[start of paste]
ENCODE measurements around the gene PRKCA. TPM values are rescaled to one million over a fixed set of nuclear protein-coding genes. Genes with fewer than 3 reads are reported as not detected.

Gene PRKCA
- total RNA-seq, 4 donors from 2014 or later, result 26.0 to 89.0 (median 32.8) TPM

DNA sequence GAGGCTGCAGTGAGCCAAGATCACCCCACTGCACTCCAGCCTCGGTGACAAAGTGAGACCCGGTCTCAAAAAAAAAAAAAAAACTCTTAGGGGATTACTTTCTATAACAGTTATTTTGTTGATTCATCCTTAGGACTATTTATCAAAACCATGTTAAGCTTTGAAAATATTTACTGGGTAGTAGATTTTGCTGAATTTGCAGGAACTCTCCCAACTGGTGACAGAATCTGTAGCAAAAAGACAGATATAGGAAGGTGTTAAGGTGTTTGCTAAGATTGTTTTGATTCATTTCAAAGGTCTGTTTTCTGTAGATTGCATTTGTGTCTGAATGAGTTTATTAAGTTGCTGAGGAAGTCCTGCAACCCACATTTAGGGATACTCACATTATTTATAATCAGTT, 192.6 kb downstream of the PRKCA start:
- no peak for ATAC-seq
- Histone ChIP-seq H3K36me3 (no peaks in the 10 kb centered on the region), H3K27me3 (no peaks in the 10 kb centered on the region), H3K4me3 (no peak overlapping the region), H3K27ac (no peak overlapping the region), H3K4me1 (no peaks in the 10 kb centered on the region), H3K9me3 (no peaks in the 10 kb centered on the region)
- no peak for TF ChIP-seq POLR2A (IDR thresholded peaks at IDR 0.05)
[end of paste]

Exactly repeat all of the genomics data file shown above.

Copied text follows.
ENCODE measurements around the gene PRKCA. TPM values are rescaled to one million over a fixed set of nuclear protein-coding genes. Genes with fewer than 3 reads are reported as not detected.

Gene PRKCA
- total RNA-seq, 4 donors from 2014 or later, result 26.0 to 89.0 (median 32.8) TPM

DNA sequence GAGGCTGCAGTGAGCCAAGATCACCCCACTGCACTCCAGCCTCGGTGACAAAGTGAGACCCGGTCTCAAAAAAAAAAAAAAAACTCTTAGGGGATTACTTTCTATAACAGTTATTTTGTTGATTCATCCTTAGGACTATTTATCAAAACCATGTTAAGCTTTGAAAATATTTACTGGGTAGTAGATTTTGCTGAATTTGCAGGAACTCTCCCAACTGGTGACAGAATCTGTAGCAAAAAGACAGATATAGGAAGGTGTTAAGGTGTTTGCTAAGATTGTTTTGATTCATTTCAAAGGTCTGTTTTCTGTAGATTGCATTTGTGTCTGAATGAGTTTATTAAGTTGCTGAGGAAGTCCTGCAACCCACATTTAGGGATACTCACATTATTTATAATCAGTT, 192.6 kb downstream of the PRKCA start:
- no peak for ATAC-seq
- Histone ChIP-seq H3K36me3 (no peaks in the 10 kb centered on the region), H3K27me3 (no peaks in the 10 kb centered on the region), H3K4me3 (no peak overlapping the region), H3K27ac (no peak overlapping the region), H3K4me1 (no peaks in the 10 kb centered on the region), H3K9me3 (no peaks in the 10 kb centered on the region)
- no peak for TF ChIP-seq POLR2A (IDR thresholded peaks at IDR 0.05)